Khora: the voice and the Essex shore

I went down to the Shorelines literary festival, held at Leigh-on-Sea in Essex, over the weekend. Leigh is the next town along the A13 from the town I grew up in and in which my family still live, Hadleigh; Leigh is where I worked for 2 years, and where my friend Ed lived, whose house, the Vicarage by St Clement’s church, was the rehearsal base for our band Tortoisehead, and the launching-place (and often late-night video watching) for our Friday and Saturday night nights out at a sequence of Leigh pubs (The Olde Smack Inn and latterly the Crooked Billet in Old Leigh; but mainly the Grand Hotel, the favourite watering-hole of the Feelgood’s singer Lee Brilleaux).

One of the sessions had a particularly poignant moment for myself and old friend Simon, who had also come down from elsewhere to sample the festival’s events. This was a group walk around Leigh in the company of Justin Hopper, whose poem sequence Public Record: Estuary memorialises the disasters and loss of life that regularly occurred in the Thames, crowded as it then was with shipping going up and down to London, barges and lighters traversing the coastline, and the Leigh fishing fleet. The first point of call was St Clement’s church, where a poem, ‘The Terror of Saint Clement’, was read, which commemorated the loss of the anchor of the Arctic exploration vessel the HMS Terror in the Thames mud, whose 1845 expedition, commanded by Sir John Franklin, ended in disaster when the ship became trapped in the ice, resulting in the death of over 100 men.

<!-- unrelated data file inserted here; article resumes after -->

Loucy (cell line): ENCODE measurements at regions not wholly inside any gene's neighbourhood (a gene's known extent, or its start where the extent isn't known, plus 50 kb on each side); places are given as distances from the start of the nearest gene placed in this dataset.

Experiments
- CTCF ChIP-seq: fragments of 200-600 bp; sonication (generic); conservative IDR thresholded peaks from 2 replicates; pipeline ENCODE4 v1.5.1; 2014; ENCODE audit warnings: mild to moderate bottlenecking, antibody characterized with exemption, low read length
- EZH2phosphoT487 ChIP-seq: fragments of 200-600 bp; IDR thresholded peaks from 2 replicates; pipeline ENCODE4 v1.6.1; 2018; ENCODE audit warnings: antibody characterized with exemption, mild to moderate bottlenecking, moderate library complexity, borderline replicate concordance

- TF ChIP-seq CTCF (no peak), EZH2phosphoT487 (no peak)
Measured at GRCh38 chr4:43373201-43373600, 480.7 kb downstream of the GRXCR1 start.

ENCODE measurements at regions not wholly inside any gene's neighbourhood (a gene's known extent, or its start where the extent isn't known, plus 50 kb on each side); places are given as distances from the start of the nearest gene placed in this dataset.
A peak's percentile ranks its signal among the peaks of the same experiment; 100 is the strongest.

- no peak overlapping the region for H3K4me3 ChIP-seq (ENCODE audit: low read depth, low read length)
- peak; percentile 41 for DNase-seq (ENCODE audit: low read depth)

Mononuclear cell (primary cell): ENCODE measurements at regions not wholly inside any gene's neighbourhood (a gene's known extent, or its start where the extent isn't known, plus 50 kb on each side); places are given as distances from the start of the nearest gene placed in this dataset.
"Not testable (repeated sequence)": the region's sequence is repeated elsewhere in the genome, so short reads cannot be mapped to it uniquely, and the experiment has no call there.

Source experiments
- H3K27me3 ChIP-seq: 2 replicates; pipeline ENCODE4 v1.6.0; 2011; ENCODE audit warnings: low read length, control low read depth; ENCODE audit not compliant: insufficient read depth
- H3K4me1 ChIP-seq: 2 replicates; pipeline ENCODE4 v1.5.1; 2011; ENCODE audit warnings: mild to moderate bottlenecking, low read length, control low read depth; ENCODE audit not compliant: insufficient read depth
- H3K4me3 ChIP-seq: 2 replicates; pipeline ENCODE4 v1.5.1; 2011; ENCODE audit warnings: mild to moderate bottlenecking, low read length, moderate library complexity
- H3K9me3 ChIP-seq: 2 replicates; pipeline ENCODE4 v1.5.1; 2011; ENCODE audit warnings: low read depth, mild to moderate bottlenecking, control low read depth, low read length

The churchyard is on a high point, the bluffs leading down steeply to the sea (now marked by houses on Leigh Hill, including the Vicarage); from there, you can look down over the Ray and (to the right) Two Tree Island and Canvey Island, and beyond, over the grey Thames, the lights of the Isle of Grain and the north Kent coast. The poem was engaging, in the fading afternoon light, but my own attention was split; for, over the wall of the churchyard, we could see the Vicarage, and the low outbuilding that had been our rehearsal space in the late 1980s and early 1990s. I could almost hear the sound of the band rehearsing, transmitted across the decades, signals picked up through my association with that place.